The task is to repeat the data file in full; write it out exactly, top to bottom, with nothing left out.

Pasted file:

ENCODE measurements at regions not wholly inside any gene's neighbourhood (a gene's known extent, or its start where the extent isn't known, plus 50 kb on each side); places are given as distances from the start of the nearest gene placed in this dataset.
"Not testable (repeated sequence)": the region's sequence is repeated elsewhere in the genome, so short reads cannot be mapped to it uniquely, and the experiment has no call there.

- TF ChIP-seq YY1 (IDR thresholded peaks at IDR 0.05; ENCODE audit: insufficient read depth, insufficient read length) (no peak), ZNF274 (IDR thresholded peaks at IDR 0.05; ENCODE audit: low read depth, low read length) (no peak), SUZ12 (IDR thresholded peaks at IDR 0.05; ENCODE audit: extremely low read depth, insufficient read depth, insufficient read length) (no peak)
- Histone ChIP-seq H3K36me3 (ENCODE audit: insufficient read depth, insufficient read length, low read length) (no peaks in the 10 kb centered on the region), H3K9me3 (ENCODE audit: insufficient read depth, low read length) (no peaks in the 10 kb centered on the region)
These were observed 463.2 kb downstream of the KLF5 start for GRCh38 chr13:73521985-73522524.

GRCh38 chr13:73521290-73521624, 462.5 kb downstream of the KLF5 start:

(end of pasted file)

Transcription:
ENCODE measurements at regions not wholly inside any gene's neighbourhood (a gene's known extent, or its start where the extent isn't known, plus 50 kb on each side); places are given as distances from the start of the nearest gene placed in this dataset.
"Not testable (repeated sequence)": the region's sequence is repeated elsewhere in the genome, so short reads cannot be mapped to it uniquely, and the experiment has no call there.

- TF ChIP-seq YY1 (IDR thresholded peaks at IDR 0.05; ENCODE audit: insufficient read depth, insufficient read length) (no peak), ZNF274 (IDR thresholded peaks at IDR 0.05; ENCODE audit: low read depth, low read length) (no peak), SUZ12 (IDR thresholded peaks at IDR 0.05; ENCODE audit: extremely low read depth, insufficient read depth, insufficient read length) (no peak)
- Histone ChIP-seq H3K36me3 (ENCODE audit: insufficient read depth, insufficient read length, low read length) (no peaks in the 10 kb centered on the region), H3K9me3 (ENCODE audit: insufficient read depth, low read length) (no peaks in the 10 kb centered on the region)
These were observed 463.2 kb downstream of the KLF5 start for GRCh38 chr13:73521985-73522524.

GRCh38 chr13:73521290-73521624, 462.5 kb downstream of the KLF5 start: